Kim Wall murder: Danish inventor Peter Madsen given life sentence
Danish inventor Peter Madsen has been found guilty of the mutilation and murder of Swedish journalist Kim Wall, and sentenced to life in prison.
Madsen was found guilty on all three charges he faced: premeditated murder, the indecent handling of a corpse and “sexual relations other than intercourse of a particularly dangerous nature,” evidenced by stab wounds inside and outside Wall’s genital area.
During the sentencing at a court in Copenhagen Wednesday, the judge, Anette Burkoe, described the crime as “a cynical and planned sexual murder of a severe brutal nature against a random woman.”
Madsen has appealed the verdict to Denmark’s High Court.
Wall, a promising 30-year-old journalist, was last seen boarding Madsen’s self-built submarine in Copenhagen on August 10 last year when she had planned to interview him for an upcoming article.
Instead she disappeared and her torso washed up on an island near Copenhagen on August 21. Her head and legs were found weeks later.
Madsen consistently denied charges of murder and sexual assault, claiming Wall died by accident from carbon dioxide poisoning, although he admitted to dismembering her body and tossing it into the sea in a state of panic.
Explaining the verdict, Burkoe said that Madsen dismembered Wall’s body in order to hide his crime and that he had not provided a reasonable explanation for the injuries found on her body or for his decision to bring a saw, screwdrivers and other items onto the UC3 Nautilus submarine.
Asked on Monday if he wanted to make a last statement before the jury went into deliberation, Madsen said, “If anything, I am sorry about what happened.”
At Madsen’s request, the verdict was reached by a judge and two-person jury instead of the typical six-person jury of a city court. All three were in agreement on the verdict, according to Burkoe.
The prosecution had asked for Madsen to be sentenced to life in prison or placed in “forvaring” — a type of preventive custody with no time limit for prisoners believed to pose a significant danger to others.
Both are considered the harshest penalties in Danish law. Life sentences are rarely given in Denmark unless a person is found guilty of multiple murders.
The question of forvaring or a life sentence arose based on Madsen’s mental examination, which concluded that he remains dangerous, has psychopathic traits, appears unfeeling and untrustworthy, suffers from lack of empathy and is highly sexually deviant.
Details of Wall’s final night unclear
The brutality of this case has kept a global spotlight on the peaceful archipelago of Denmark since Wall’s disappearance last year.
For most Danes, the prospect of Madsen walking free had become inconceivable. While many of them initially knew and supported Madsen as a mad, visionary and harmless inventor, that tide has turned. In the court of public opinion the verdict was in long before the trial began.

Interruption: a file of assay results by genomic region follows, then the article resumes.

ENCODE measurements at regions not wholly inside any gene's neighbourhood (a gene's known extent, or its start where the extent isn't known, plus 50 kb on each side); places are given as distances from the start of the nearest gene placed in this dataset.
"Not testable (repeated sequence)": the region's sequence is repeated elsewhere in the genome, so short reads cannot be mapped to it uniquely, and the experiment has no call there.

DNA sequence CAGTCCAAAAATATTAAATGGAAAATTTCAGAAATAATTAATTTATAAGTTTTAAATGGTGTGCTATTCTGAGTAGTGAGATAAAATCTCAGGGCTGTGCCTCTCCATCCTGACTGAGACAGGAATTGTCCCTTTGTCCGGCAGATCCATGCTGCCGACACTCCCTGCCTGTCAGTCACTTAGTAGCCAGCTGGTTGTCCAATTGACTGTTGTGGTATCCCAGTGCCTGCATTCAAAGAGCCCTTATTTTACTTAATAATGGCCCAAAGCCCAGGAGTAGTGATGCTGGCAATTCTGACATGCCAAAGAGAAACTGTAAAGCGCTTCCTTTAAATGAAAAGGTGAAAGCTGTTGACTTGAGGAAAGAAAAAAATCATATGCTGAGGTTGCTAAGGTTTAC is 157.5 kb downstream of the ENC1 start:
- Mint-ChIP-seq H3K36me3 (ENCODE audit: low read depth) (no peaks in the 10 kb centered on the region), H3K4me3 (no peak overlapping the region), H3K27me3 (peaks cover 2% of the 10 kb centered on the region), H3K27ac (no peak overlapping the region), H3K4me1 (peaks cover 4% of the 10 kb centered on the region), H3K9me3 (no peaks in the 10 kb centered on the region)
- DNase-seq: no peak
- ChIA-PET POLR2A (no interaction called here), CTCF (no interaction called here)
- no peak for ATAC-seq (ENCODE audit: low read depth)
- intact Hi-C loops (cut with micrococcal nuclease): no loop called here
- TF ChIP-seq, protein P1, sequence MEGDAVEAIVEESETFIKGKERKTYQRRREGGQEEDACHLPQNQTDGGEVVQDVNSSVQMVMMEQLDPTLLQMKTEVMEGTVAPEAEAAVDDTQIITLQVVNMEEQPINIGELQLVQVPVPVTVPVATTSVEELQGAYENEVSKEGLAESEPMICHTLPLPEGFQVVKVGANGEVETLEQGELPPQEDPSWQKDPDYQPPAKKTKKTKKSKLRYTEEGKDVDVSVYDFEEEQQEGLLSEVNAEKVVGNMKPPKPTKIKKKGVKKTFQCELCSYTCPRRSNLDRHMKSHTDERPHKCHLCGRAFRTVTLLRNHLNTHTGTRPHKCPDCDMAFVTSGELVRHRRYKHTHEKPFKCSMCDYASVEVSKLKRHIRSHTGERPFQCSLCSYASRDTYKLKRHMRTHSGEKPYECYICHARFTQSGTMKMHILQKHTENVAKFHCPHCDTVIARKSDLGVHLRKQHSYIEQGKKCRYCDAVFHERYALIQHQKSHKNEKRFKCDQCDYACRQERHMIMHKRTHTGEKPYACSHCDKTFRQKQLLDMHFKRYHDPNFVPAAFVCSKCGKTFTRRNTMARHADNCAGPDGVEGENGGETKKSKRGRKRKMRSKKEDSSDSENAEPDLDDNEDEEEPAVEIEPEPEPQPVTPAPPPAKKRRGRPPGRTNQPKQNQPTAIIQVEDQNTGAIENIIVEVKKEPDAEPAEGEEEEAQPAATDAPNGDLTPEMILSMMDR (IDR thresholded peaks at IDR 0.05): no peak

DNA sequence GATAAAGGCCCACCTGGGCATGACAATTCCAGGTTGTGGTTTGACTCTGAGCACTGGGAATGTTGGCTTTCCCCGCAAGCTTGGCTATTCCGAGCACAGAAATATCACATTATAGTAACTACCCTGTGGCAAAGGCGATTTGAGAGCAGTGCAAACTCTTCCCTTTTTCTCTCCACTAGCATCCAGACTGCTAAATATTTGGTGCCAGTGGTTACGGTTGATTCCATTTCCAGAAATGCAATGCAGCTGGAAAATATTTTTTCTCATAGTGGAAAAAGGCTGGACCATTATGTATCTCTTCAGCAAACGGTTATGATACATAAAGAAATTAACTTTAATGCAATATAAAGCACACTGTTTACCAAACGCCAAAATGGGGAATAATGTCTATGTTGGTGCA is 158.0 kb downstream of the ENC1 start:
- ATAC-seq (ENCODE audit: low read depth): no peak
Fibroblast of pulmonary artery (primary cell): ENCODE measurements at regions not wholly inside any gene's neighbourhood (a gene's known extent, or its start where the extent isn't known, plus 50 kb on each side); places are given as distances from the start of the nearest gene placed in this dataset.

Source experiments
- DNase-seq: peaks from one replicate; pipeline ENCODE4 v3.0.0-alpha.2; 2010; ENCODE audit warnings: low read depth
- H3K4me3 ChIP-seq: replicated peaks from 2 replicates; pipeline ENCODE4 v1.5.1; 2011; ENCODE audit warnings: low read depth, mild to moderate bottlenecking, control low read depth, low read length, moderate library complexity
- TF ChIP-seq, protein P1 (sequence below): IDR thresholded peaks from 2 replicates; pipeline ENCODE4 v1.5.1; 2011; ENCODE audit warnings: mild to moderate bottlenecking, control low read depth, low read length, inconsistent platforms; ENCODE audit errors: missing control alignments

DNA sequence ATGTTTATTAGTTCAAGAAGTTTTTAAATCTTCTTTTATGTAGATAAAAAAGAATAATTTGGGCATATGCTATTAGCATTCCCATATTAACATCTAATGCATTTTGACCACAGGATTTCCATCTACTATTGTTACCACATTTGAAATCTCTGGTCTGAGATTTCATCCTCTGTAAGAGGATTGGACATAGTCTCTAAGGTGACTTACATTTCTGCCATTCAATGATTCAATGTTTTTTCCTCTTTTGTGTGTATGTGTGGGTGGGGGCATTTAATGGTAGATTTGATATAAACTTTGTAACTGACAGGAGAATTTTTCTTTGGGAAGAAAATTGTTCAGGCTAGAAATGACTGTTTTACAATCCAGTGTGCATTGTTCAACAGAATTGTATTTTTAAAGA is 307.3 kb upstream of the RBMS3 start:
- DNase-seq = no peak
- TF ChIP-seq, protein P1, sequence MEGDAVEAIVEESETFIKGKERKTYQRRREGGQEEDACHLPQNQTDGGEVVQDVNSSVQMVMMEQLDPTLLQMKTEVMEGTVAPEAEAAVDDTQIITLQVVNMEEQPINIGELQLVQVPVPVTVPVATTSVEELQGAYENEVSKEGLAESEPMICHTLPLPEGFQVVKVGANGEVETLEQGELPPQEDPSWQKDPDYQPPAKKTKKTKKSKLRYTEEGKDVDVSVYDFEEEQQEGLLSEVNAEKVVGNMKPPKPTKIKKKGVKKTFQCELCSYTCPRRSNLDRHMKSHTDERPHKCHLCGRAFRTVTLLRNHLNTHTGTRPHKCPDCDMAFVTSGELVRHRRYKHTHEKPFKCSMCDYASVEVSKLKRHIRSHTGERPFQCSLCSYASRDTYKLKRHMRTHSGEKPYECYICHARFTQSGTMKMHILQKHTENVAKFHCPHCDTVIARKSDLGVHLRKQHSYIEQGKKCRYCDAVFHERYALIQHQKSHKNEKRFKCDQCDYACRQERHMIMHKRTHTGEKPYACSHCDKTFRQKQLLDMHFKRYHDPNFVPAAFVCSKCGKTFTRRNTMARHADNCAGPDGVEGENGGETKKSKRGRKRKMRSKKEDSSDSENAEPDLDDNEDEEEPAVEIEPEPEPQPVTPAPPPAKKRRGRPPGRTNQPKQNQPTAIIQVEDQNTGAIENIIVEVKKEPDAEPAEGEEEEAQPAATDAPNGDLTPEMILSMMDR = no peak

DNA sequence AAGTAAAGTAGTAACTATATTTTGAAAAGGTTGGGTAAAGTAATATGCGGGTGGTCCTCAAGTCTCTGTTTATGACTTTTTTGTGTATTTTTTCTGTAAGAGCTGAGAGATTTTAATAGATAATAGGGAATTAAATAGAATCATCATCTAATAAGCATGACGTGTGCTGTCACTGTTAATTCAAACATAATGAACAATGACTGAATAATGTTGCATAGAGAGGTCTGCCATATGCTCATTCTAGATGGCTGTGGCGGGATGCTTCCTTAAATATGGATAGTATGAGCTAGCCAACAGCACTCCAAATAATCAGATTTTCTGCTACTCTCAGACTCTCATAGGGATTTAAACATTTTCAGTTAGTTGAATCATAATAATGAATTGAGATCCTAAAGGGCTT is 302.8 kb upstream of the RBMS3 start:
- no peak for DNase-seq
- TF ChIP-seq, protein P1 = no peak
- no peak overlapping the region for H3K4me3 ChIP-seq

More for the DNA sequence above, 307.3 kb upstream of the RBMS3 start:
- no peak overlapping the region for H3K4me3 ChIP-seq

But many details of Wall’s final night remain unclear and are likely to stay so unless Madsen chooses to share anything further.
Madsen’s explanation that the journalist died accidentally from CO2 asphyxiation on board his submarine was corroborated as plausible by one expert witness, and dismissed by another, making it difficult to prove either way.
It has also been impossible to determine Wall’s cause of death, and while medical examiners say it is possible she died by strangulation, or by having her throat cut, results are inconclusive.
To prove his case, prosecutor Jakob Buch-Jepsen’s strategy was to paint a picture of Madsen as a man motivated by dangerous sexual motives, who moved on the fringes of sadomasochistic societies and had an unusual interest in the killing and mutilation of women.
He presented a selection of more than 100 videos, cartoons and written texts found among Madsen’s possessions, depicting the murder, torture and impaling of women — in some cases real killings. The night before Wall’s death, Madsen searched for and played on his phone a video of a girl having her throat slit.
Buch-Jepsen also focused on Madsen’s shifting explanations, witness accounts and technical and forensic evidence. According to the medical examiners there were no signs that Wall died of CO2 poisoning, several of her cuts were unrelated to the amputations of her body parts and some were inflicted prior to or shortly after she died — challenging Madsen’s story that her body was intact until he dismembered her several hours after her death.
The judge said Wednesday that she and the two jurors did not believe Madsen’s claim that he changed his story multiple times in order to protect her family from the “truth.”
During the trial, defense attorney Betina Hald Engmark argued that the prosecution’s case was based mainly on circumstantial evidence, none of which proved Madsen committed murder. She told the court on Monday that Madsen should receive no more than six months in prison — for the indecent handling of a corpse, for which he admitted guilt.
Remembering Kim Wall
Wall graduated from Columbia University and the London School of Economics and was based in Beijing and New York. At the time of her death, the journalist’s work had appeared in the New York Times, the Guardian and Time magazine, among other publications.
Last month, on what would have been Wall’s 31st birthday, the first Kim Wall Memorial Fund grant was given to a young Danish journalist. Created by Wall’s family and friends, it aims to support female reporters who cover what Wall called “the undercurrents of rebellion.”
Three other honors have been set up in her name, including a scholarship at Columbia’s Graduate School of Journalism and the Kim Wall Best Digital Reporting Award, sponsored by Google, which rewards the best stories on international affairs using creative and dynamic digital storytelling techniques.